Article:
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Wednesday, April 16, 2014

The Developing Drain on US Medical Facility Financial Resources


16 Nisan, 5774   

I spent a heartwarming, humorous and deeply spiritual Passover seder with friends. Today I'm hard at work, a very unplanned activity.

I'm sorry to be spending the intermediate days of Passover week in my home office rather than outdoors with holiday-oriented fun. 

I have to study up on the ICD9 medical coding system that President Obama permits the US medical world to use, instead of the more efficient and financially friendly ICD10 system.

A few months ago, Marilyn Tavenner, the administrator of the Centers for Medicare and Medicaid Services (an agency of the United States Department of Health and Human Services) publicly announced that "There will be no more delays to the October 1 deadline to implement the International Classification of Diseases-10th revision (ICD-10) coding system." 

Well she was in for a nasty surprise.

I've blogged about the unexpected ICD10 delay several times. The impact of the phenomenon is going to be felt by insured and uninsured Americans over time. The shock will eventually register with the public, as it already has with medical and medical coding, professionals.

That's why I'm working hard today and the rest of the holiday week: I'm plowing my way through 300 or so pages of unexpected schoolwork, studying the pre-Internet ICD9 method of medical coding that Obama permits.

Continuing ICD9 use will likely damage Americans immeasurably by crippling the medical insurance industry's efforts to reimburse medical professionals, medical facilities and patients.

It will seriously hamper medical research efforts by limiting communication efforts among US medical research members and their counterparts in the rest of the industrialized world (they've used ICD10 since 1996. America is not keeping up with the class. US medical coders just lost the best means of justifying bigger, more frequent medical insurance reimbursements from coast to coast, due to obama's legislative efforts!).

US Hospitals will probably go out of business due to the influx of patients who lack medical insurance or enough of it. Emergency room patients will be receiving free, non-reimburseable medical care in far too many cases, due to the obamacare debacle, the ICD10 delay and their ramifications.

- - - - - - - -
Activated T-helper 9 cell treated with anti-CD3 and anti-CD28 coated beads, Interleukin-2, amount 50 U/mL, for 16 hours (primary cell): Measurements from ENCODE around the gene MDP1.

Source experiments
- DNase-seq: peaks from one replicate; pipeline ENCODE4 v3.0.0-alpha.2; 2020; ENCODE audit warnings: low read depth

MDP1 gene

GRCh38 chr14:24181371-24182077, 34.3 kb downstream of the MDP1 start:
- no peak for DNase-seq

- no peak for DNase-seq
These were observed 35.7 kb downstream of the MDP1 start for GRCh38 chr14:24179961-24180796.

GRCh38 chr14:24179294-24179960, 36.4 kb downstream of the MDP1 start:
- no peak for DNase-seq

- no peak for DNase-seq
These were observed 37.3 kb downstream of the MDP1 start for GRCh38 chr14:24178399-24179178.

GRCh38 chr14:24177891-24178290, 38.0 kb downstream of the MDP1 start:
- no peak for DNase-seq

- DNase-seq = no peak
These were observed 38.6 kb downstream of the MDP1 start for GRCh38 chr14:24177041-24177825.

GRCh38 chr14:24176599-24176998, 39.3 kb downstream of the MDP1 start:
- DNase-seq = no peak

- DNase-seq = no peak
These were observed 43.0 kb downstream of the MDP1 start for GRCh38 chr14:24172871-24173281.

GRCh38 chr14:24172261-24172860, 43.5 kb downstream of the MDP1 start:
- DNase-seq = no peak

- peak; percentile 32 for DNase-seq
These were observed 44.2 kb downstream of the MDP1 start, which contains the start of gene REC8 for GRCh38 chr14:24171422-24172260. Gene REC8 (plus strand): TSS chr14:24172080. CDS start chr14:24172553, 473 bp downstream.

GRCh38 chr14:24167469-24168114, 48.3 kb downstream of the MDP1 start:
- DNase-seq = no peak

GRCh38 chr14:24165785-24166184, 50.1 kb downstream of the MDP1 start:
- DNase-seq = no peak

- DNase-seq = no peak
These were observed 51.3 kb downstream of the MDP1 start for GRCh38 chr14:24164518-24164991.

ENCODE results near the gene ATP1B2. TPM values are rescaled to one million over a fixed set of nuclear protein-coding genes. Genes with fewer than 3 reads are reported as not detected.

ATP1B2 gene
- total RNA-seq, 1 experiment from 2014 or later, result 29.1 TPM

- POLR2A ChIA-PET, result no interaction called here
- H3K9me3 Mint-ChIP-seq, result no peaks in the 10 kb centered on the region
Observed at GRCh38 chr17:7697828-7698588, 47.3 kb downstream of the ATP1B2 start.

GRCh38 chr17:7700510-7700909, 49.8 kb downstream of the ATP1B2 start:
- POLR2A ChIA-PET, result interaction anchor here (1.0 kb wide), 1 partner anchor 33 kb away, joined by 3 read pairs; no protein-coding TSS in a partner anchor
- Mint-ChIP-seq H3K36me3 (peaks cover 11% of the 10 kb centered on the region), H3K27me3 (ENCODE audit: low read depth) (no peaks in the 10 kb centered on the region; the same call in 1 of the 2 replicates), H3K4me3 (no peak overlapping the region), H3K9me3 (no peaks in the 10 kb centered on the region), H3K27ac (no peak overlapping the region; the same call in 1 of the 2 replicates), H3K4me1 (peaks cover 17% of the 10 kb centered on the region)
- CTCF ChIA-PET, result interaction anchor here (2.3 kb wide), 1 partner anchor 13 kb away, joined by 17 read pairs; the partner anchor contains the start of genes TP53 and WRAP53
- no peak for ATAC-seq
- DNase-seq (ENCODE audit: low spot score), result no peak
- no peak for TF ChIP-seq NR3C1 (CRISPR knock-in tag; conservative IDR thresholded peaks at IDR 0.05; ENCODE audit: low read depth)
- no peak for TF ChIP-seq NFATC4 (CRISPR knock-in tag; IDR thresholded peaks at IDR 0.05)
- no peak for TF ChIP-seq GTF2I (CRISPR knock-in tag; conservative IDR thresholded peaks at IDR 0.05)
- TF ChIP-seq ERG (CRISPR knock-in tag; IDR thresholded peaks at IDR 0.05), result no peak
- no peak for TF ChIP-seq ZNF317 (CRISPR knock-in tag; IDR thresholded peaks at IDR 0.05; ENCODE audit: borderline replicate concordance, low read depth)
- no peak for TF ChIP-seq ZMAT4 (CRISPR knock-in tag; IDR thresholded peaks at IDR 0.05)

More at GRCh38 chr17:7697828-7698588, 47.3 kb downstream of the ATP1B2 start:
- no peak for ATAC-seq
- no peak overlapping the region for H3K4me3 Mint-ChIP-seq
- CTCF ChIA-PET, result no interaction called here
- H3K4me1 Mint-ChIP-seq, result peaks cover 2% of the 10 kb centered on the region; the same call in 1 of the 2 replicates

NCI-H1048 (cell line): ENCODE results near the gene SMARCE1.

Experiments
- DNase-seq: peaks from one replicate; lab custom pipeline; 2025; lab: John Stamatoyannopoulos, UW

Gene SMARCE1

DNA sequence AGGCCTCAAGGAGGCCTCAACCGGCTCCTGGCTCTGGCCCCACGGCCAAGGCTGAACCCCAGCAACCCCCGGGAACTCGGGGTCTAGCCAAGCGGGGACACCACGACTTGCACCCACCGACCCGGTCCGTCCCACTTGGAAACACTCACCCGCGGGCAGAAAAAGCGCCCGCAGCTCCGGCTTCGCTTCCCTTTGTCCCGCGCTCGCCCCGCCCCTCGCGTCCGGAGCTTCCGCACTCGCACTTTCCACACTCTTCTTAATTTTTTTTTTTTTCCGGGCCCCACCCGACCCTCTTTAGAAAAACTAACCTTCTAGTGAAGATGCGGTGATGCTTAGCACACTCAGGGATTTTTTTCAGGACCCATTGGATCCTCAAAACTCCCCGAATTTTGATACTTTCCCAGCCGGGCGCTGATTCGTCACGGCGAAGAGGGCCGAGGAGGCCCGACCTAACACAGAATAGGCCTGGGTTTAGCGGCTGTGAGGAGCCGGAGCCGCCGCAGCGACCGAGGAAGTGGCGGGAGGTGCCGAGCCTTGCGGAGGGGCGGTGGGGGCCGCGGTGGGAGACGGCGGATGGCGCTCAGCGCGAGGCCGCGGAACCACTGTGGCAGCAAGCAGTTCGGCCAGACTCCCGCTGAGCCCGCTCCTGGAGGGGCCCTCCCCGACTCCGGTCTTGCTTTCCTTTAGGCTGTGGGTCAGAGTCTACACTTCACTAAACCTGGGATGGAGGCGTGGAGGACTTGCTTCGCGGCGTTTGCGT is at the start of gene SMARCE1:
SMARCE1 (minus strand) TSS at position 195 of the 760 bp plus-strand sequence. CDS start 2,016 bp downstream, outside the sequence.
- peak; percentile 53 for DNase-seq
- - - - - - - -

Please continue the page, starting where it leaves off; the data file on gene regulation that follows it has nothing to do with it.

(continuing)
A financially unfit number of ER patients are already using hospitals for routine doctor care they never pay for. Nobody does.

The problem is likely to worsen, and to harm people in ever-widening circles.

I've long referred to the developing situation as ObaNOcare. It is costing people their insurance policies and health. 

Journalists are citing the poor math and other awry calculations that obamacare engenders. Even House Speaker Boehner decries the foulup.

The developing drain on US medical facility financial resources, let alone medical professionals, will be crippling.

I am saddened at having to remain home bound when I so want to have fun, interacting with new and old friends. I'm trying to see the upside of isolation. 

Meanwhile, medical coders like me can do our best to help the public and medical world by making our best medical coding efforts to bring in necessary monies. So, I'm studying hard.

But while you and I wonder how to solve the problem, the US president is focused on being offended by criticism of obamacare. Not quite the quality of character you'd need or want in a government leader.

As Robin Sharma teaches, "If you're not developing the best in others, you're not leading." Reflect on that teaching. Consider the nightmare scenarios that developed in the last two presidential terms.

You can read more about Ms. Tavenner at Tired of Talking about

When I have better news to share, I'll celebrate it with you as soon as possible.

Face Your Medical Problems with Dignity. Face Your Future with Optimism. 

Figure out how to convince your legislators to repair the problems cited above. Why? Because The Doctor Won't See You Now.

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